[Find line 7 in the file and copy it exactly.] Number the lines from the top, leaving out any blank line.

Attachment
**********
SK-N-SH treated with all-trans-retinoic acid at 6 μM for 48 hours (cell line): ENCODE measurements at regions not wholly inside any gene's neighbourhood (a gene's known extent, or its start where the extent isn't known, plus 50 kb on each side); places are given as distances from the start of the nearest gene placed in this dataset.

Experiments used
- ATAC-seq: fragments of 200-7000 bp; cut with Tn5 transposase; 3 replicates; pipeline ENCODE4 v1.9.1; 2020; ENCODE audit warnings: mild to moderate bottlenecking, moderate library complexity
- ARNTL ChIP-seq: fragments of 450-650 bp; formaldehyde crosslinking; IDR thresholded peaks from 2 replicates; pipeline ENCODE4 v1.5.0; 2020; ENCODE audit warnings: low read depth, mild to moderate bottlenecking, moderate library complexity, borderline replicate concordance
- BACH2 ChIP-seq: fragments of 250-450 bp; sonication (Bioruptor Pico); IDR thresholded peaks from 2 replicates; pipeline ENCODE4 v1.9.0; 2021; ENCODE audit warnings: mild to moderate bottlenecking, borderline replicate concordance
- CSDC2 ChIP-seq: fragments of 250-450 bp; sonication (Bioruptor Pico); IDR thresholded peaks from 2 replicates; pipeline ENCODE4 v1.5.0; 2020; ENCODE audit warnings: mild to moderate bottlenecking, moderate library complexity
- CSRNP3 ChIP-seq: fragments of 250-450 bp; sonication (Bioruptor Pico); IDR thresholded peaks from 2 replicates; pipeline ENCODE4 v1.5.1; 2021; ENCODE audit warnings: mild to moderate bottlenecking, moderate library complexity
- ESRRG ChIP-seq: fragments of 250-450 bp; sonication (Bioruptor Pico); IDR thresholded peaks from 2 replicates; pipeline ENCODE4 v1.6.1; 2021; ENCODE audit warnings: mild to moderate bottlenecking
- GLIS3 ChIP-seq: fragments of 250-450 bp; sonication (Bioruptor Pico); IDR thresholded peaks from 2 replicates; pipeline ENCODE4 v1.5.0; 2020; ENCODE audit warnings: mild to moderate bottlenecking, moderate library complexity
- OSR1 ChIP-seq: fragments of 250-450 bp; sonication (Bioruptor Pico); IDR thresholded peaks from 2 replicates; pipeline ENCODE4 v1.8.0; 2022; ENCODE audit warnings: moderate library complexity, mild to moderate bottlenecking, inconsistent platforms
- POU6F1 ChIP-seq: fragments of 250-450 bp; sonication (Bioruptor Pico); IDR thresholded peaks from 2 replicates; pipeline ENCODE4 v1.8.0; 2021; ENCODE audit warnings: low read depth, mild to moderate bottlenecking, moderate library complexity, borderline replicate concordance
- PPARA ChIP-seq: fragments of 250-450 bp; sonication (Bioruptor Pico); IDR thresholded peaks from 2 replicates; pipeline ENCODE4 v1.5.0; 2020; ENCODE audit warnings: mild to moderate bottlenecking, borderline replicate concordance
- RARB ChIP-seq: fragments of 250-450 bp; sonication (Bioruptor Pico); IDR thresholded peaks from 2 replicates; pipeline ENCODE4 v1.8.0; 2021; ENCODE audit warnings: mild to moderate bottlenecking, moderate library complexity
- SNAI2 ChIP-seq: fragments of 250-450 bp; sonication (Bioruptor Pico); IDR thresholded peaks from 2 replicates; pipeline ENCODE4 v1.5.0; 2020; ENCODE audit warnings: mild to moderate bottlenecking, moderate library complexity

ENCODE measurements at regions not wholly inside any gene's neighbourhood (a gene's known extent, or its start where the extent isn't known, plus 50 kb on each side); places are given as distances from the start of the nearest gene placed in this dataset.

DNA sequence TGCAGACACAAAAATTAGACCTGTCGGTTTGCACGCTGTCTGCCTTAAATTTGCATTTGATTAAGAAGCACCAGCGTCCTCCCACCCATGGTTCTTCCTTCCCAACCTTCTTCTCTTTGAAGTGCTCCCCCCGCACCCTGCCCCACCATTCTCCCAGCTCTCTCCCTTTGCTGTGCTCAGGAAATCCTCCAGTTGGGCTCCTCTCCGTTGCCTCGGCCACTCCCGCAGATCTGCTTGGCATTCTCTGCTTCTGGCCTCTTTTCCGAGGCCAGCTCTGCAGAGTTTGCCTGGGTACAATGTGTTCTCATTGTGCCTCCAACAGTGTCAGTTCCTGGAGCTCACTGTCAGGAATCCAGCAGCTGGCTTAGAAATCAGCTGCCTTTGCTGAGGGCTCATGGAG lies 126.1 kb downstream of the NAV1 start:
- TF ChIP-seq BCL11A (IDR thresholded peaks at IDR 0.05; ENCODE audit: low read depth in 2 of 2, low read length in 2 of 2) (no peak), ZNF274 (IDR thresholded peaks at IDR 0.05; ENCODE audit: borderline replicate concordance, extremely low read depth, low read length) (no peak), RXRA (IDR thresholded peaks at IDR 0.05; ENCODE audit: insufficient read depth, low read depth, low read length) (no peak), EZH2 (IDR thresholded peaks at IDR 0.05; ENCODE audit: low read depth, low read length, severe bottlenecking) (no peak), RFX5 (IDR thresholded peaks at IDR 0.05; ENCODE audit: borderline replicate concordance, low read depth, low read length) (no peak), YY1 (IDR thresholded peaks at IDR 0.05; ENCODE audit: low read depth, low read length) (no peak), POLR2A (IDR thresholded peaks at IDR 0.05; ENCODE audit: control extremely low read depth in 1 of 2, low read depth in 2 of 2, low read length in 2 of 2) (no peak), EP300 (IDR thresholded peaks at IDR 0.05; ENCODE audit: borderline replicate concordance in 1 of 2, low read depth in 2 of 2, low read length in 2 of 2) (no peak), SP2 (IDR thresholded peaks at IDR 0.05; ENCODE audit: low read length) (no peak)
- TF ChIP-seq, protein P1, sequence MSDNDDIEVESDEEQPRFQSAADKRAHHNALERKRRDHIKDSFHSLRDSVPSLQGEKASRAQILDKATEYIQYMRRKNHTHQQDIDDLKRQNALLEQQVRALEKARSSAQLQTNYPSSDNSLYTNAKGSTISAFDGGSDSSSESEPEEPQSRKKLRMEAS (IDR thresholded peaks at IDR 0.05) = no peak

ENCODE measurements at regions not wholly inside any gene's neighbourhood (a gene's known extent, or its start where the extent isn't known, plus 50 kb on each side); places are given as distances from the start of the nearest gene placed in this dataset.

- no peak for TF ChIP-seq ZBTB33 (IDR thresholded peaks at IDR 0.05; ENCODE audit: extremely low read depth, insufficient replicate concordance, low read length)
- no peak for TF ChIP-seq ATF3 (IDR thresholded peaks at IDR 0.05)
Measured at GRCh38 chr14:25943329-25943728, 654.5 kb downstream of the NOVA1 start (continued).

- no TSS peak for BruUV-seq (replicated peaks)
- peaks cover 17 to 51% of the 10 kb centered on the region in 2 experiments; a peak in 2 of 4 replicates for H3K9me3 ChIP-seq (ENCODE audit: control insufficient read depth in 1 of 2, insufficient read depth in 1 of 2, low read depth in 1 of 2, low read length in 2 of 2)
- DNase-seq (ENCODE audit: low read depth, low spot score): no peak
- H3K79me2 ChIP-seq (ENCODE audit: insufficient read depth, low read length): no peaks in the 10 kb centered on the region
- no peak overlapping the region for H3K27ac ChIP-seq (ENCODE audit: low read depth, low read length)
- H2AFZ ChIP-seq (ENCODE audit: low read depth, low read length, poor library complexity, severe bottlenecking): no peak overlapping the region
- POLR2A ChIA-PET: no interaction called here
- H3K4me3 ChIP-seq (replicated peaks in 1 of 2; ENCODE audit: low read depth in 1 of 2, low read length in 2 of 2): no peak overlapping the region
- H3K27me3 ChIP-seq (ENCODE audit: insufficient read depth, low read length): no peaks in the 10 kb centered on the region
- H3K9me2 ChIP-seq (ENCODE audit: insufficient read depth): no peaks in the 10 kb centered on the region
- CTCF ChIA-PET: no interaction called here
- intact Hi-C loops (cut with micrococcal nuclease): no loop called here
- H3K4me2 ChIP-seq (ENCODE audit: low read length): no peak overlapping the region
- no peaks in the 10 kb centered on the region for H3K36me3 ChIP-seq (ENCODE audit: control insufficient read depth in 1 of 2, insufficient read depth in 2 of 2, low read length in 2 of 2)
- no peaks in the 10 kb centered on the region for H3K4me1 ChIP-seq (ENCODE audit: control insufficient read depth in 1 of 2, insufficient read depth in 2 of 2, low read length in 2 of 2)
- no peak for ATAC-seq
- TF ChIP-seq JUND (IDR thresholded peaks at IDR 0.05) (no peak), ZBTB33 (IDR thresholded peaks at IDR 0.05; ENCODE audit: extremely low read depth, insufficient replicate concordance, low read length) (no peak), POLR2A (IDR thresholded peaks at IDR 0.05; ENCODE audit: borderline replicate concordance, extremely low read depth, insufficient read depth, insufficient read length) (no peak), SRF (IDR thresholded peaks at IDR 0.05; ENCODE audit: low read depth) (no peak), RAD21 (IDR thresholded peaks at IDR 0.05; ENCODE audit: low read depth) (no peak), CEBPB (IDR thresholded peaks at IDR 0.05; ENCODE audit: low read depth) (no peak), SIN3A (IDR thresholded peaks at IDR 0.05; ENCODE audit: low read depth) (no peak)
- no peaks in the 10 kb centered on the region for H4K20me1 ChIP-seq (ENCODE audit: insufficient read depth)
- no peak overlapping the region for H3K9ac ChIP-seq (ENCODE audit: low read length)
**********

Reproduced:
- CSRNP3 ChIP-seq: fragments of 250-450 bp; sonication (Bioruptor Pico); IDR thresholded peaks from 2 replicates; pipeline ENCODE4 v1.5.1; 2021; ENCODE audit warnings: mild to moderate bottlenecking, moderate library complexity